Brent McCallum
December 2012

As competition intensifies, innovation is increasingly the thing that separates the winners from the losers. Being good at innovation matters, but it has been a struggle for the Pharmaceutical sector. It’s ironic that an industry that relies heavily on learning and experimentation during the discovery and clinical trial phases sticks so rigidly to convention in commercial operations. The challenge we often hear from clients is how do we maintain high performance while allowing creativity to flourish?

It’s true that this is an evidence-based industry with significant scientific and regulatory hurdles. But in our view these barriers matter far less than the cultural ones. By definition innovation requires new thinking and cultural roadblocks often prevent change from happening.

Fortunately, there are proven ways to remove these roadblocks and get ideas flowing through an organization. Over the years, Make Believe has helped a number of organizations across diverse industries to embed innovation into their cultures. Here are the key lessons we have learned along the way.

C-suite support and sponsorship is vital to get innovation off the drawing board and into the market. You can’t just make a pronouncement that now you’re going to innovate and expect it to bubble up through the ranks. Ideas are fragile and leadership has to create an environment where trying new things - not all of which will work - is encouraged, nurtured and protected.

Innovation strategy needs to be aligned with business strategy to make change happen effectively. Innovation efforts should be anchored to issues the business cares deeply about, otherwise you will generate lots of ideas but few will ever see the light of day because leadership simply won’t be invested in the outcome. Set specific challenges rather than relying on random ideas coming forward. The latter is akin to the old corporate suggestion box and about as useful.  GE’s Ecomagination initiative, for instance, sprung from a strategic need to meet growing world demand for green energy.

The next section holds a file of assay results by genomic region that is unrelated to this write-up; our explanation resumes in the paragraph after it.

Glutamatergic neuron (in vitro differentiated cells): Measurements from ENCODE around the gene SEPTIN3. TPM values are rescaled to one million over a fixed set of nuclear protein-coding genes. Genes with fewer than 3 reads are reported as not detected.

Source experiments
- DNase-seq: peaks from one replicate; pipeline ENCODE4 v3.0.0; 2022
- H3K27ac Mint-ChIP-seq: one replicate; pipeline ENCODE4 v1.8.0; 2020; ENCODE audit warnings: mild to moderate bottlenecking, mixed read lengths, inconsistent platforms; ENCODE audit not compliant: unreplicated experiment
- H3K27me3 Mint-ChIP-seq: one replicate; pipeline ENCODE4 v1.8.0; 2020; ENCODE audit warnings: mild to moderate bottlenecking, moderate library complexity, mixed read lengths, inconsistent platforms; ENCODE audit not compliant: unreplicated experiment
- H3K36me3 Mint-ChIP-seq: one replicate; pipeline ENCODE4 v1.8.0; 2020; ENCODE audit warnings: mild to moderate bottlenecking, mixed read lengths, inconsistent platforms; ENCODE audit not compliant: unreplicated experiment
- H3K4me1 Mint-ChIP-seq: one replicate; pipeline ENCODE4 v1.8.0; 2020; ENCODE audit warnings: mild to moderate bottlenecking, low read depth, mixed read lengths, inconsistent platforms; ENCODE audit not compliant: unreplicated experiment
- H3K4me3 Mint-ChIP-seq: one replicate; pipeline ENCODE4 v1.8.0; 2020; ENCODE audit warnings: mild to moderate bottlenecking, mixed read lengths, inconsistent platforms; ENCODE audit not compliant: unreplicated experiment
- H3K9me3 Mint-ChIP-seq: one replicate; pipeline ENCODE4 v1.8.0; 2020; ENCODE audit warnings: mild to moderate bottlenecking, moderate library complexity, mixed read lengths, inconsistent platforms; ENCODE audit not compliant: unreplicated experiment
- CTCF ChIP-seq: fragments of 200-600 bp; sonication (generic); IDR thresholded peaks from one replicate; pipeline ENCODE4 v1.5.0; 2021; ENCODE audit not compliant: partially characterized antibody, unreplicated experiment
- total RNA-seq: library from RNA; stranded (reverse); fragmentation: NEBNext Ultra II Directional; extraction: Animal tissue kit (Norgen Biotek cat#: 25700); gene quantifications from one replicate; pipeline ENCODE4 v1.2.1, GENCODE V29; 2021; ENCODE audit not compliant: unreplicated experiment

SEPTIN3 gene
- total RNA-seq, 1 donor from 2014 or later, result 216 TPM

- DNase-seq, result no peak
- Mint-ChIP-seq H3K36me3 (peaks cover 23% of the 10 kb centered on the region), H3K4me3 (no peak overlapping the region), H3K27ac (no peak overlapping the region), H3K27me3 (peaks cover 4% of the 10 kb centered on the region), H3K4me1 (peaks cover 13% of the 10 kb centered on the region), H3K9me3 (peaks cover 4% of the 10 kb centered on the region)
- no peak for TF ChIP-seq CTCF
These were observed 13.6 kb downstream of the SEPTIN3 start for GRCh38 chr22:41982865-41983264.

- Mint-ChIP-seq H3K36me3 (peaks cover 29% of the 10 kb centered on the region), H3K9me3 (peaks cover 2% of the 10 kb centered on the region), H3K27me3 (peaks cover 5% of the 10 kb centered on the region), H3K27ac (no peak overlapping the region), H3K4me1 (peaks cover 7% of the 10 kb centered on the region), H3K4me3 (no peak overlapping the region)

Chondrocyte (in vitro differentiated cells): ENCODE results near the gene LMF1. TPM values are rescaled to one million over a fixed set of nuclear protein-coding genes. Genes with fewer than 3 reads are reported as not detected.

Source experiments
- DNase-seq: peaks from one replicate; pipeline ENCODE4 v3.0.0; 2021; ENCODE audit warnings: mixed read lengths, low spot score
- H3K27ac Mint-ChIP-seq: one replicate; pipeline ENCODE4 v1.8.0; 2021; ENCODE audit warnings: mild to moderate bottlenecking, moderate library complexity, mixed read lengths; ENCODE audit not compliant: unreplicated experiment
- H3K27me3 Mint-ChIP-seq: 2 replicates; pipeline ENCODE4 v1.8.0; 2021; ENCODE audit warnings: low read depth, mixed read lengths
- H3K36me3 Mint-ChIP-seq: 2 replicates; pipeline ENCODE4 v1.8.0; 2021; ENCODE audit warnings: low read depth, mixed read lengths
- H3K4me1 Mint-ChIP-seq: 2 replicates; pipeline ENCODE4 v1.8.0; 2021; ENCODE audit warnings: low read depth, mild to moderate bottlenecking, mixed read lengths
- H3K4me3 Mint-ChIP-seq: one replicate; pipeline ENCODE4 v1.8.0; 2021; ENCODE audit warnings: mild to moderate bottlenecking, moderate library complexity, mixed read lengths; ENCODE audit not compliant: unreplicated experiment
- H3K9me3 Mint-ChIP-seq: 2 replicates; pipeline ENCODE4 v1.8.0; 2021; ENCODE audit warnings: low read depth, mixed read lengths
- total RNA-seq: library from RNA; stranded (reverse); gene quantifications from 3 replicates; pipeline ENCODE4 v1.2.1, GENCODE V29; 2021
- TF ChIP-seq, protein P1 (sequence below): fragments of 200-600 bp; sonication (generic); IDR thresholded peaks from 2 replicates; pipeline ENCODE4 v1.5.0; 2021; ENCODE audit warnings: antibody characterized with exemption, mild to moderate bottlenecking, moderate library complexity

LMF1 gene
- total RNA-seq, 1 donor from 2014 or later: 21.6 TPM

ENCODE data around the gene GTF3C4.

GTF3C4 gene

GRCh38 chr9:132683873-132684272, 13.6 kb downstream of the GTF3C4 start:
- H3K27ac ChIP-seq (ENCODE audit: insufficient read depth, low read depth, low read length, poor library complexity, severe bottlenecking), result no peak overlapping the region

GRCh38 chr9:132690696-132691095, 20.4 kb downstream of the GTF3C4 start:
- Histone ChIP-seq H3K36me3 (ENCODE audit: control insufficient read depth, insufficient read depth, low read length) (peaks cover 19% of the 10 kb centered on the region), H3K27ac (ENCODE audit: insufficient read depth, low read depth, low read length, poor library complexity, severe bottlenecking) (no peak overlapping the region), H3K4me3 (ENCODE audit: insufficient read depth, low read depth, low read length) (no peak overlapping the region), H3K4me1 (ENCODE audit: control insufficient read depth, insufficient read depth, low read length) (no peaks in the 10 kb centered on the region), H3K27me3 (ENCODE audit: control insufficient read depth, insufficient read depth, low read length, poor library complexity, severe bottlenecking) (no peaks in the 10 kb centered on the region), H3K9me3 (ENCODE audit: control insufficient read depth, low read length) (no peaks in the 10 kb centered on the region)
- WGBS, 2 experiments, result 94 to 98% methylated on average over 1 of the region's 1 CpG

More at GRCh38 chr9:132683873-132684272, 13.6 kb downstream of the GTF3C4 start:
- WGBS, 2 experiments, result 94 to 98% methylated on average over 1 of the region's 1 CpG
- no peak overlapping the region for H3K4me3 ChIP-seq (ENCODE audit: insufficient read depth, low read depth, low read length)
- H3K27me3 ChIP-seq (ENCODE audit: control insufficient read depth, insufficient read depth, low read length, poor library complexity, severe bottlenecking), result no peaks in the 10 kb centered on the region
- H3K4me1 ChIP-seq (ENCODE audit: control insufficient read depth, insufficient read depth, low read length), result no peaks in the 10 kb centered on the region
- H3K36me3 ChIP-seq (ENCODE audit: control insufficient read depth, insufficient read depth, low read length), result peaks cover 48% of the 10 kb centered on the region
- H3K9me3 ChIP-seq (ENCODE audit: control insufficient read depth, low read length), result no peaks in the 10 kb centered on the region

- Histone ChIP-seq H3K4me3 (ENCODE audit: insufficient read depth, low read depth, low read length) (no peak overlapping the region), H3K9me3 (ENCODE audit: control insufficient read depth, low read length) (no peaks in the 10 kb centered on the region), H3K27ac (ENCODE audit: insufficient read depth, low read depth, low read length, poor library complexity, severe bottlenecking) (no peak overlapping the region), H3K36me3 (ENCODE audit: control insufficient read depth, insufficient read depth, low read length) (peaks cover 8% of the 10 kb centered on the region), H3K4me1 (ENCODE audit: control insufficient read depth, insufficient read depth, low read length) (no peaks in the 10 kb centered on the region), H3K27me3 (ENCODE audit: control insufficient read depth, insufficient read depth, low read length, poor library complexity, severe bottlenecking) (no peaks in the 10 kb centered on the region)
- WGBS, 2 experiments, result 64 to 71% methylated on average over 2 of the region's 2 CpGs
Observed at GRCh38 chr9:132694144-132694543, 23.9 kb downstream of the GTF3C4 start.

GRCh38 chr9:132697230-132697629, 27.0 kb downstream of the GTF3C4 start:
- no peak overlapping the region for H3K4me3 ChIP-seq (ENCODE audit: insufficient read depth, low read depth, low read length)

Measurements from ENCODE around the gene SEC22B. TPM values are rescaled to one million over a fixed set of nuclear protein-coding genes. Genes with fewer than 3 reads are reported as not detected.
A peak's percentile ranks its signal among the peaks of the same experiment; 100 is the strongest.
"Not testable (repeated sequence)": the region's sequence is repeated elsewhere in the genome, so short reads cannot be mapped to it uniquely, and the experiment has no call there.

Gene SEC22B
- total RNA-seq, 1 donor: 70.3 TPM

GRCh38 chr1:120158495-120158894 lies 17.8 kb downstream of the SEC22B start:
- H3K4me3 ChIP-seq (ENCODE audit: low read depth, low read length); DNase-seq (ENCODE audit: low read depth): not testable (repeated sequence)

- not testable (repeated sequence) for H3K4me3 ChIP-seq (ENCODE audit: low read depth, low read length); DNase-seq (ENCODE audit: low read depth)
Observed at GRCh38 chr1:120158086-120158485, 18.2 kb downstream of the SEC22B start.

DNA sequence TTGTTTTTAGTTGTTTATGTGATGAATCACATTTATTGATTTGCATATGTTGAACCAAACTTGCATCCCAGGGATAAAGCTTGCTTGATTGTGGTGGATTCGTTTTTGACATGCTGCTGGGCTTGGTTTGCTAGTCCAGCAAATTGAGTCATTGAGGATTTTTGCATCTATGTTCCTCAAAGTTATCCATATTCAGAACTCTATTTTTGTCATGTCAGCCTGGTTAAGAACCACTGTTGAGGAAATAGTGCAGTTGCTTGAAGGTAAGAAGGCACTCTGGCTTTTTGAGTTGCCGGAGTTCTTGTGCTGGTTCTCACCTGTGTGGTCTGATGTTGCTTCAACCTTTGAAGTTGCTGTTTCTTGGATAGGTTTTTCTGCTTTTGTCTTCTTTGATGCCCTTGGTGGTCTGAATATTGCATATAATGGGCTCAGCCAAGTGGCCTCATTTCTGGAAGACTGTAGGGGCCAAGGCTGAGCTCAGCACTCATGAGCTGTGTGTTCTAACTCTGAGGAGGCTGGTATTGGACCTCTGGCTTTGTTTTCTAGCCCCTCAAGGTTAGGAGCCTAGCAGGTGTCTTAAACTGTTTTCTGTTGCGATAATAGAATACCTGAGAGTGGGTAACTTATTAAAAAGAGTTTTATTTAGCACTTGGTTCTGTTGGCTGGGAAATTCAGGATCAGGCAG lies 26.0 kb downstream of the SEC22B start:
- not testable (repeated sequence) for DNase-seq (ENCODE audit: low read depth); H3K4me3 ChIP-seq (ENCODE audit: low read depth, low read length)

Start with customer needs, not your product, service or idea. Immerse yourself in the customer’s world and uncover the things that really matter. Seek inspiration in new ways such as ethnography, extreme customer interviews and analogous situations to generate fresh perspectives. Use storytelling techniques to ask higher, more acidic questions. According to the annual Booz innovation survey, need seekers consistently outperform the market.

Early investment should focus on a small number of high priority areas. Rather than expecting innovation to come from all corners of the business start in few places and incubate these ideas with care and attention. When Steve Jobs rejoined Apple, he was dismayed at the number of disparate projects, including printers. He drew a 2X2 on the board and told everyone: “From now on this is all we do: Personal/Business Desktops, Personal/Business Laptops.” This reinvigorated Apple and set the stage for its mobile computing revolution.

It’s an old cliché but people are the key to innovation. If you want to generate fresh thinking you need to invest in developing leadership behaviors and employee capabilities. And enlist evangelists to spread innovation deeper into the organization. At Inuit, the financial software company, innovation is everyone’s task but select individuals are trained to serve as coaches and facilitators.

Foster a learning culture that rewards curiosity, bravery, collaboration and experimentation. If you are too afraid to fail, you are destined to do so. Rather than rushing to implementation, design experiments that help you learn and adapt.  Facebook’s mantra is: move fast, break things

Empower broad-based action through new processes, tools and measures. Established companies execute business models where customers, problems and product features are known. But innovation requires a start-up mindset where exploration and discovery are the norm. P&G runs courses on entrepreneurial thinking and has guides who help new product teams implement disruptive ideas.

Celebrate wins throughout the process and curate a showcase of the very best ideas to show how they were conceived and implemented (or, equally important, not implemented!). Gore Industries, maker of Goretex, maintains a museum quality exhibition of everything from stents to spacesuits.

Over time, success will be achieved by sustaining a portfolio of innovations that strike a balance between audacious ideas and commonsense everyday changes. Coca Cola uses a 70:20:10 model where 70% of resources are dedicated to existing or incremental offerings, 20% to evolutionary ideas and 10% to disruptive.

You need a story to provide a clear vision and create a sense of urgency. Your employees need to know why innovation is important and why they should care.  It shouldn’t just be about numbers. Unless you can engage them on a deeper, more emotional level, your message risks being drowned out by the din of the work day. Google’s story is about making the world’s information accessible.

Like any big change, becoming more innovative presents challenges and opportunities. But companies who embrace these principles will put themselves on the right path to generate fresh thinking and bold action.

About the Author:
Brent McCallum leads Make Believe’s New York office. brent@makebelieveny.com